Love and Hate Drivers–Multiple Touch-Point Experience

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What drives us love or hate a particular touch-point experience?

Recently we’ve conducted two customer experience surveys on two key touch-points–Inbound Call and Online Experiences. The call center customer experience survey was jointly conducted by Australia-based CallCentres.net and Global CEM in March 2007, and the online customer experience survey was jointly conducted by US-based Web Analytics Association and GCCRM in December 2006, with 2,013 and 2,010 valid responses respectively.



One of the interesting findings is the Love and Hate Drivers. We define Love Drivers as the reasons for customers to love a particular touch-point experience, and Hate Drivers as the reasons for customers to hate a particular touch-point experience. The love and hate drivers are shown at below diagrams.

Consumers may love and hate for different reasons. For example, when we asked the survey respondents why they ‘hated’ any inbound calling experience, the top driver is hard to get through (29 percent), but when we asked them why they ‘loved’ any inbound call, only less than one-tenth cited wait time in the queue (8 percent), attitude became the top hate driver (27 percent).



Similarly, when we asked the survey respondents why they ‘loved’ any e-commerce web site, more than half cited convenience (29 percent) and product variety (26 percent), but when we asked them why they ‘hated’ any site, only one-fifth cited convenience (8 percent) and product variety (12 percent). Here product price (18 percent) and web site design (18 percent) determined the negative emotion.

Different decisive factors dictate why consumers stay loyal or stay away, but these findings are not the primiary reason for us to conduct these surveys–we want to identify the Effective Pleasure and Pain Peaks. In order to determine whether the sub-processes within a touch-point experience are effective (memorable) positive and negative peaks, we have to verify with the love and hate drivers, as the truly pleasure and pain peaks should reflect, to a large extent, the corresponding key love drivers and key hate drivers.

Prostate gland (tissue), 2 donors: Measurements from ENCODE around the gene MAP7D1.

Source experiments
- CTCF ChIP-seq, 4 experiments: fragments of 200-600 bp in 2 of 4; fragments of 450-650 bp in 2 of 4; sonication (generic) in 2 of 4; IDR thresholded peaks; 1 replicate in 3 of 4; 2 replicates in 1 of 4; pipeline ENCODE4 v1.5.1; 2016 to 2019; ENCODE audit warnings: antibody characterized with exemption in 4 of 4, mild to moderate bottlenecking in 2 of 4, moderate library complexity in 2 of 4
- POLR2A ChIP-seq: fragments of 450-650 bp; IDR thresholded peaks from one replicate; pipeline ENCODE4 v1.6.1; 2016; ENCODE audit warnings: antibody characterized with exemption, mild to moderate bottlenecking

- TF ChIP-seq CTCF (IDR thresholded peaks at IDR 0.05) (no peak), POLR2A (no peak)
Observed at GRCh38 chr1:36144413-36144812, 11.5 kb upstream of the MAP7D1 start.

Only when we’ve identified the pleasure and pain peaks, we are able to assess (partailly) the effectiveness of an experience–it lays the foundation to optimize single touch-point and synergize multiple touch-points.

2 COMMENTS

  1. Recently we’ve just completed the X-VOC research survey on supermarket customer experience.

    [img_assist|nid=1905|title=Love Drivers–Supermarket|desc=|link=none|align=center|width=600|height=396]

    [img_assist|nid=1906|title=Hate Drivers–Supermarket|desc=|link=none|align=center|width=600|height=396]

    The free version of this report is available for download at

  2. In August 2007, Global CEM and US-based CustomerCentricSelling co-organized a survey on B2B Buying Experience (IT Solution) with 757 valid responses. It is based on the entire buying experience, but not the selling process, to derive the Emotion Curves of B2B buyers on 13 major IT solution providers. The love and hate drivers are shown as below.

    One very interesting finding: IBM was ranked as the most favourable vendor while Dell was ranked as the least favourable vendor, but when it comes to NPS, their rankings are reverse (i.e. Dell has a much better NPS score than IBM). In addition, their emotion curves are entirely different since their brand values and target customers are different.

    [img_assist|nid=2214|title=Love Drivers for B2B Buying Experience — IT Solution|desc=|link=none|align=center|width=507|height=306]

    [img_assist|nid=2215|title=Hate Drivers for B2B Buying Experience — IT Solution|desc=|link=none|align=center|width=507|height=318]

    Sampson Lee

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